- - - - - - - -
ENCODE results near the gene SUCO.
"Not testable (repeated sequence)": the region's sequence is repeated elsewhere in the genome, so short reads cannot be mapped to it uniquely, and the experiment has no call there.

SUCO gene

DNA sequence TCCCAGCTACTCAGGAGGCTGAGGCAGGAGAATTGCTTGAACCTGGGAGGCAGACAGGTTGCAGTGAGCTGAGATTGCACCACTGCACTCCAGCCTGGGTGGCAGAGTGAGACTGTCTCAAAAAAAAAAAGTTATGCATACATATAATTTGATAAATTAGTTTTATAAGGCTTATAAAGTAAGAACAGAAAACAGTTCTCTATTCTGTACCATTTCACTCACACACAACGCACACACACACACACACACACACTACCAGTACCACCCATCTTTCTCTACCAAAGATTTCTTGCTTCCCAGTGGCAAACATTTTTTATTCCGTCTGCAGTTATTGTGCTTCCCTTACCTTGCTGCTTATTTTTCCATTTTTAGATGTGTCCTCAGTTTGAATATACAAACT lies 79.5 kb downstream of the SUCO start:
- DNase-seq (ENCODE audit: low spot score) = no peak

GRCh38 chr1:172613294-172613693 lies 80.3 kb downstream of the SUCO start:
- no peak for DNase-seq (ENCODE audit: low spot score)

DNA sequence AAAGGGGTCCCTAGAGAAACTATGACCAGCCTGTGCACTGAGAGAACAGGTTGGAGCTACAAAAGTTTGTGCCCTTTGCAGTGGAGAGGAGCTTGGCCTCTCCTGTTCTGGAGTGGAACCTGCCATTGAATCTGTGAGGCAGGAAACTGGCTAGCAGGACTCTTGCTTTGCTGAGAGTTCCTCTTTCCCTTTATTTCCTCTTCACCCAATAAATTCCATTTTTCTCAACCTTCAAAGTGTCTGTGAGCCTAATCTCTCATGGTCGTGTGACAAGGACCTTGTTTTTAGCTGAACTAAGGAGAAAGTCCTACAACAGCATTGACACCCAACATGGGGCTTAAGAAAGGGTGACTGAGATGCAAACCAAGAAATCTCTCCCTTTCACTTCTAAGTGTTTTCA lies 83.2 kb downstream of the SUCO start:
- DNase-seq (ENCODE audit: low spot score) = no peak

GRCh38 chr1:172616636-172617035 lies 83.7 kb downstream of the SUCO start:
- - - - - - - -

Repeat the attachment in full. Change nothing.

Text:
ENCODE results near the gene SUCO.
"Not testable (repeated sequence)": the region's sequence is repeated elsewhere in the genome, so short reads cannot be mapped to it uniquely, and the experiment has no call there.

SUCO gene

DNA sequence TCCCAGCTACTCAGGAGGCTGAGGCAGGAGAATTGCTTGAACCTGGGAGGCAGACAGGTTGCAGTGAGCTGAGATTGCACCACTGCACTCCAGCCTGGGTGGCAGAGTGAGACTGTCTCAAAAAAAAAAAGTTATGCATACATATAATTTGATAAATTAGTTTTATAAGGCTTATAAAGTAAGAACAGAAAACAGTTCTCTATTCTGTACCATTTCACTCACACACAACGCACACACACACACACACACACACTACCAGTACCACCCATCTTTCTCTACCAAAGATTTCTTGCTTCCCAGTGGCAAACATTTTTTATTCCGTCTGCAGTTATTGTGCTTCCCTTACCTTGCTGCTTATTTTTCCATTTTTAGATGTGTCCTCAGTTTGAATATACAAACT lies 79.5 kb downstream of the SUCO start:
- DNase-seq (ENCODE audit: low spot score) = no peak

GRCh38 chr1:172613294-172613693 lies 80.3 kb downstream of the SUCO start:
- no peak for DNase-seq (ENCODE audit: low spot score)

DNA sequence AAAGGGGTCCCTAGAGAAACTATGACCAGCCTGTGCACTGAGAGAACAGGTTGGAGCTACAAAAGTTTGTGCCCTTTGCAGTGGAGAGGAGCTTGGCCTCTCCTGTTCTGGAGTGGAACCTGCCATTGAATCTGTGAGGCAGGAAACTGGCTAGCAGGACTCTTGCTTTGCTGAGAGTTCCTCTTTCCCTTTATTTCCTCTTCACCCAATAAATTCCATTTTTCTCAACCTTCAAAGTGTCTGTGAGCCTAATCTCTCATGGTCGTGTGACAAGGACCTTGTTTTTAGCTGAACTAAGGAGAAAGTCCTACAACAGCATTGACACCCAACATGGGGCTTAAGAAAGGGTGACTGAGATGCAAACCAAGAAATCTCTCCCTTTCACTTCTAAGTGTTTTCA lies 83.2 kb downstream of the SUCO start:
- DNase-seq (ENCODE audit: low spot score) = no peak

GRCh38 chr1:172616636-172617035 lies 83.7 kb downstream of the SUCO start: